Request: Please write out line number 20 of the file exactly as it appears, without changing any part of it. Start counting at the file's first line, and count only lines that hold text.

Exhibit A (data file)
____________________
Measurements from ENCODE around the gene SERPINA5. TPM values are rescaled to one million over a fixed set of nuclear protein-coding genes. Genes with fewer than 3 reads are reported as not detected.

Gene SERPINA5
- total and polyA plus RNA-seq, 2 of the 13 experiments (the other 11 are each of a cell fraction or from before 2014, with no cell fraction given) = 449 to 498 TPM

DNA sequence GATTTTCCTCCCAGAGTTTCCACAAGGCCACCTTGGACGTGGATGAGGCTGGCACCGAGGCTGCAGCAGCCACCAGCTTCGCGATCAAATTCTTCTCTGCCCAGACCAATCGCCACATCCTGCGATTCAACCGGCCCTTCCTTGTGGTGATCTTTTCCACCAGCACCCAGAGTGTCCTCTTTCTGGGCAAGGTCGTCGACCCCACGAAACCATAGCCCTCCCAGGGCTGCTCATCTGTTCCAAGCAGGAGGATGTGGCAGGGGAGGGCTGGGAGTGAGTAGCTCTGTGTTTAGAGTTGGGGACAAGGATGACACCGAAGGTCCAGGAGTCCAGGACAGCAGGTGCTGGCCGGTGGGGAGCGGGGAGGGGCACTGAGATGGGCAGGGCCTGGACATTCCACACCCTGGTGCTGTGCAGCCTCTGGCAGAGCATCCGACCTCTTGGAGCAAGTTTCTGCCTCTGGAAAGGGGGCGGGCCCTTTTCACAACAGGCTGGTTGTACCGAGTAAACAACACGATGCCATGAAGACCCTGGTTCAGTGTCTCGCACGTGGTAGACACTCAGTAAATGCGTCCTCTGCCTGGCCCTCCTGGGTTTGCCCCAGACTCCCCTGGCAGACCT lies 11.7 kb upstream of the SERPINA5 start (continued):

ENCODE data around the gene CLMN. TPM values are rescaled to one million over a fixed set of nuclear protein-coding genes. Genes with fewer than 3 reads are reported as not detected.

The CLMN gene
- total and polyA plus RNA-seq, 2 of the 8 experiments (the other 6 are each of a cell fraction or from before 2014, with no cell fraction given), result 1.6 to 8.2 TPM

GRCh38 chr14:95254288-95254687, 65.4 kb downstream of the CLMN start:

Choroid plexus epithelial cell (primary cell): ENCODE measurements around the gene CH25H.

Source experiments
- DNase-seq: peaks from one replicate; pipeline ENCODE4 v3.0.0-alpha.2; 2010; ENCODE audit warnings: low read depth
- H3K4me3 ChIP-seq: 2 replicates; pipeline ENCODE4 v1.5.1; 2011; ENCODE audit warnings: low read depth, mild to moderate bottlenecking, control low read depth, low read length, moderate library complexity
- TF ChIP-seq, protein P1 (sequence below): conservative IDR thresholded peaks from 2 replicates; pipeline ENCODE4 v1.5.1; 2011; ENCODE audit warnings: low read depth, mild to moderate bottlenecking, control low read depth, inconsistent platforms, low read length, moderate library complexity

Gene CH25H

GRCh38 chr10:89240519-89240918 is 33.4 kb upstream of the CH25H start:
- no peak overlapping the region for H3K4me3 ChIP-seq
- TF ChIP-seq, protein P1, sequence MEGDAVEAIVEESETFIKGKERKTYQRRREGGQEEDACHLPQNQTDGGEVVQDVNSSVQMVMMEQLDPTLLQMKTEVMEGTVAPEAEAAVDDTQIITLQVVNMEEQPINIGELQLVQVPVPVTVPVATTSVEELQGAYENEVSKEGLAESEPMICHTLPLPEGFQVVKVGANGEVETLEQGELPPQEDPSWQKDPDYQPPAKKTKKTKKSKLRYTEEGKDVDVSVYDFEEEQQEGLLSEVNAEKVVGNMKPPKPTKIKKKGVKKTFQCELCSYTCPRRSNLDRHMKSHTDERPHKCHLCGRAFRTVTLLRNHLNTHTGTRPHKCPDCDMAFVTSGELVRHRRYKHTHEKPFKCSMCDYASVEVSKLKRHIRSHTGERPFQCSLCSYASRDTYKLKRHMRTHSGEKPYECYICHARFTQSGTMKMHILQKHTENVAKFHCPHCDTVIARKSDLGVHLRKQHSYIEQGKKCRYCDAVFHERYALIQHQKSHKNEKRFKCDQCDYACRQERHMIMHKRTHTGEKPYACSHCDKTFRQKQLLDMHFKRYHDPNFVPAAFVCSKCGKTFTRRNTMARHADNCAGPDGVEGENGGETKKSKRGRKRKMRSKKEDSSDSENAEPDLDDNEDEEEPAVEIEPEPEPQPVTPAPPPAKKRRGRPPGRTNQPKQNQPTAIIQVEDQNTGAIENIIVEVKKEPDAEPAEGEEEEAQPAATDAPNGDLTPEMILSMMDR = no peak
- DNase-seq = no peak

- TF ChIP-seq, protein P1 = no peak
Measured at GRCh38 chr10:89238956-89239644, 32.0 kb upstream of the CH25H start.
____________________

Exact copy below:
Measured at GRCh38 chr10:89238956-89239644, 32.0 kb upstream of the CH25H start.